The loss of civility that plagues modern America is alarming. The Internet and talk radio has created a culture of tuning into what we already believe (or think we believe) and not listening to others with different opinions. This selective listening threatens the roots of our democratic republic. If we don’t listen to others, how will we get new ideas about solving new problems? Humans are remarkably adept at creating new technologies and cooperating to accomplish things that are mutually beneficial. Cooperation is essential to solve our collective problems.
Global warming, better called the less-cozy sounding “climate disruption,” is probably the largest collective action problem humanity has ever faced. Collective action problems are those where the cumulative set of actions by individuals behaving in self interested ways cause the overall system to fail. Each of our decisions about what to eat, how to travel to work, where to vacation, what sized house we live in, together may be rational as an individual decision, but collectively have created a huge problem—human caused climate change--that requires a collective solution. Why? Because no matter what your skin color, or the ‘color’ of your state, or your political affiliations, each and every one of us will pay the costs of human-caused global warming.
I’d like to suggest a small step towards solving our collective problems: hosting fun and thoughtful dinner parties with those we know and with those who we don’t know that well. Why? Because communities are made up of people with different beliefs and different backgrounds and they’ll work better when people get to know each other. Why? Because many of us live isolated existences surrounded by strangers. The loss of the neighborhood and the loss of discourse are intertwined. As Robert Putnam writes in Bowling Alone, the rise of suburbia has isolated many of us. We no longer have time to talk with our neighbors or listen to others in our communities. Jane Jacobs, writing in her 1961 masterpiece—The Death and Life of Great American Cities—noted that vibrant and healthy neighborhoods are those with mixed business and a mix of people and it is this mix that helps create safety and vibrancy. Cocooning around our entertainment centers has isolated us and not made us particularly happy. How to address this isolation?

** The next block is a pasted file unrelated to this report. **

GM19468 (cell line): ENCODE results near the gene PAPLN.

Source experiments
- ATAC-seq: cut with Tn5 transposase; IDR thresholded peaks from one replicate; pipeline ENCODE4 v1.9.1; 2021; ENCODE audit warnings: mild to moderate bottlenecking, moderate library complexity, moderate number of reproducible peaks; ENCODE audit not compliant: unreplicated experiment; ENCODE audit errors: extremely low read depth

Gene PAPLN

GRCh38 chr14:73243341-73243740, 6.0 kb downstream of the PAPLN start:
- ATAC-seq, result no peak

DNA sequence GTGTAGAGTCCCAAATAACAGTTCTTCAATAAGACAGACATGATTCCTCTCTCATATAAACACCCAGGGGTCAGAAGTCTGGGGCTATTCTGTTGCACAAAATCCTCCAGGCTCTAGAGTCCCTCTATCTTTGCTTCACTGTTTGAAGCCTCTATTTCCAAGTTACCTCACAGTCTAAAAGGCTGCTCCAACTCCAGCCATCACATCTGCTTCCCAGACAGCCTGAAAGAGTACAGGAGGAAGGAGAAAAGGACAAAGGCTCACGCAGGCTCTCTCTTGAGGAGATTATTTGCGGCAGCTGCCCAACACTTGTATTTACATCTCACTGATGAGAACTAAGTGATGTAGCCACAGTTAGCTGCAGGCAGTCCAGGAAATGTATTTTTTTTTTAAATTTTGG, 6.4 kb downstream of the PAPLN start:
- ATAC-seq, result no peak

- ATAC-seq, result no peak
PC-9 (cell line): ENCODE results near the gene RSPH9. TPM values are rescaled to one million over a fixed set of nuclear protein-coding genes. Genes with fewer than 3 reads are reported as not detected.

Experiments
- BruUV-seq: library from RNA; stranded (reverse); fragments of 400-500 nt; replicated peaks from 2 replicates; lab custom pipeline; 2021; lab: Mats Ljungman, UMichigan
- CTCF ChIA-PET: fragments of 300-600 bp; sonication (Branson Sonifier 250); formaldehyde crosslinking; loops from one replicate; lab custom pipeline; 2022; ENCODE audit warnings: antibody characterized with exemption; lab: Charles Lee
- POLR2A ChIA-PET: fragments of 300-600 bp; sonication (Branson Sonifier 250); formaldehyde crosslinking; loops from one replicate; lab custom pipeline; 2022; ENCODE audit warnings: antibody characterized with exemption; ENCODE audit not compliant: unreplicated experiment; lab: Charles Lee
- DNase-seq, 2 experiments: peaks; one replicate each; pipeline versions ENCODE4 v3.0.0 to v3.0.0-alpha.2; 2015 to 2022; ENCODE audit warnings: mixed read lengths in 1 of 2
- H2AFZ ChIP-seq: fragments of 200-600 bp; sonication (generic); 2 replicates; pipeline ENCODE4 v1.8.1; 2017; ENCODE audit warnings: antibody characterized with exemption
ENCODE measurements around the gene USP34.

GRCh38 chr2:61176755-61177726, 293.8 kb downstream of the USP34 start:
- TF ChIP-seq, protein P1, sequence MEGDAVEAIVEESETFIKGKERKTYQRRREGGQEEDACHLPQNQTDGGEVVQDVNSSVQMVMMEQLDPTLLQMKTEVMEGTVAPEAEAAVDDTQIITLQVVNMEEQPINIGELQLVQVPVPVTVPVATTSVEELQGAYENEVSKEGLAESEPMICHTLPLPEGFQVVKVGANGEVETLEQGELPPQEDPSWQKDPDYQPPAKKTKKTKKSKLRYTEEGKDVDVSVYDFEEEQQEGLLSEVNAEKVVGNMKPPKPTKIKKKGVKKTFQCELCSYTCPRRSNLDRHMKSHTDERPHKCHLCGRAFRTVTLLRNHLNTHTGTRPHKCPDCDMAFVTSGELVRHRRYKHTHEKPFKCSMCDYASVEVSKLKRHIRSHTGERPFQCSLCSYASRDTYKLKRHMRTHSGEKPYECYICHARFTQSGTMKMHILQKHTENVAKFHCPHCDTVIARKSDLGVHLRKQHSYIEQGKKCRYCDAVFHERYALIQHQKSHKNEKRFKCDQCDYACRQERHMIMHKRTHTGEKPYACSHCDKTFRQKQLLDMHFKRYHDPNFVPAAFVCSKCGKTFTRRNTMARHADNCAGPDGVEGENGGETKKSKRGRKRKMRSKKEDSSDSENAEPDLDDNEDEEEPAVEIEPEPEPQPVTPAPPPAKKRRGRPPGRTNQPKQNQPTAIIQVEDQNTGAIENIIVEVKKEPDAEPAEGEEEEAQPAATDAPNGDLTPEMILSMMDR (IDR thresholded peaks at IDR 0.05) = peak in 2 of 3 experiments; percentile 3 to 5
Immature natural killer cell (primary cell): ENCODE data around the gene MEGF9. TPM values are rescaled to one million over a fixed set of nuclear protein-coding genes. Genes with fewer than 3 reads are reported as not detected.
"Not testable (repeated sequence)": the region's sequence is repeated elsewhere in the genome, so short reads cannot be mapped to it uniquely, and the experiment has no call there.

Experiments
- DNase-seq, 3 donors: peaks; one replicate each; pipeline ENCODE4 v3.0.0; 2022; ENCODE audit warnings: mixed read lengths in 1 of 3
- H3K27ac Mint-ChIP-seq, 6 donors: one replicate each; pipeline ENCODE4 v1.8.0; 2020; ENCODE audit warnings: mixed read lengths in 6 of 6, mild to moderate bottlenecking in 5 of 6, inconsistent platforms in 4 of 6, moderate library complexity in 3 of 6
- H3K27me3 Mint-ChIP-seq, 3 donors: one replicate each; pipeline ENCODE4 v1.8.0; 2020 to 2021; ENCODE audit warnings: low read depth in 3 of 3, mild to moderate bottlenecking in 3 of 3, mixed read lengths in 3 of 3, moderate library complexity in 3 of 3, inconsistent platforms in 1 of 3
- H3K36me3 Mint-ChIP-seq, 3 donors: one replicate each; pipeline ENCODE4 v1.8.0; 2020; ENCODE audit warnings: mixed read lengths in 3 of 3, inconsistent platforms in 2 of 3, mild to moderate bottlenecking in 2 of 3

We all have to eat, why not eat together? I believe that eating together can help us solve our collective problems. How? By talking. And listening. And sharing. And laughing. You know, the stuff of dinner parties.
I will suggest a number of conversation topics to get readers started. And, I’m going to share some of the recipes that I cook when my wife, Janice, and I have people over. Most of these are relatively easy (I’m not a professional chef). Most of these are relatively ‘green’. I’m going to suggest how and why readers should think about what to eat and serve. I’m also going to share with readers my struggle over food decisions--I don’t exclusively eat organic food; I’m not exclusively vegetarian—but if we don’t know what our goals are, we’ll never get there. And we might find that we can get there together and have fun in the process.
I shall focus on ‘green issues’ because this is a greenish cookbook designed to get us to think about what we’re eating and how we’re acting. I believe that by sharing meals with others, we can politely discuss issues that are often called ‘political’. For instance, are fisheries sustainable and should we eat fish? Or more generally, is it ethical to kill other animals for food? Should we eat meat and if so, what types?
I’m going to encourage us to talk about some issues that we have to put on the table—is it ethical to travel by airplanes? Is it ethical to buy that newest gadget and throw away the old ones? Or even the more tricky ones – is it ethical to have more than two children in a world already badly overpopulated.
Nobody’s perfect. I fly and sometimes, but not always, I buy carbon-offset credits. Our house is cluttered with plastic toys—most of them junky and from China. However, knowing what a target should be allows us to reach it if we wish to.
The inspiration of this book emerged from many meals—all home cooked—with friends, neighbors, and colleagues. We cooked, ate, argued, drank, and ate more. We had a good time. And we learned. You can too and have fun doing so.
I think hosting dinner parties is a recipe to solve our problems. Cook for others and eat with them. Break bread and break the ice. Work in your community to solve local problems and you may find that we are then closer to solving some important global problems.
Utopian? Sure. Let’s get cooking! Let’s get eating! Let’s have fun! Let’s have a party!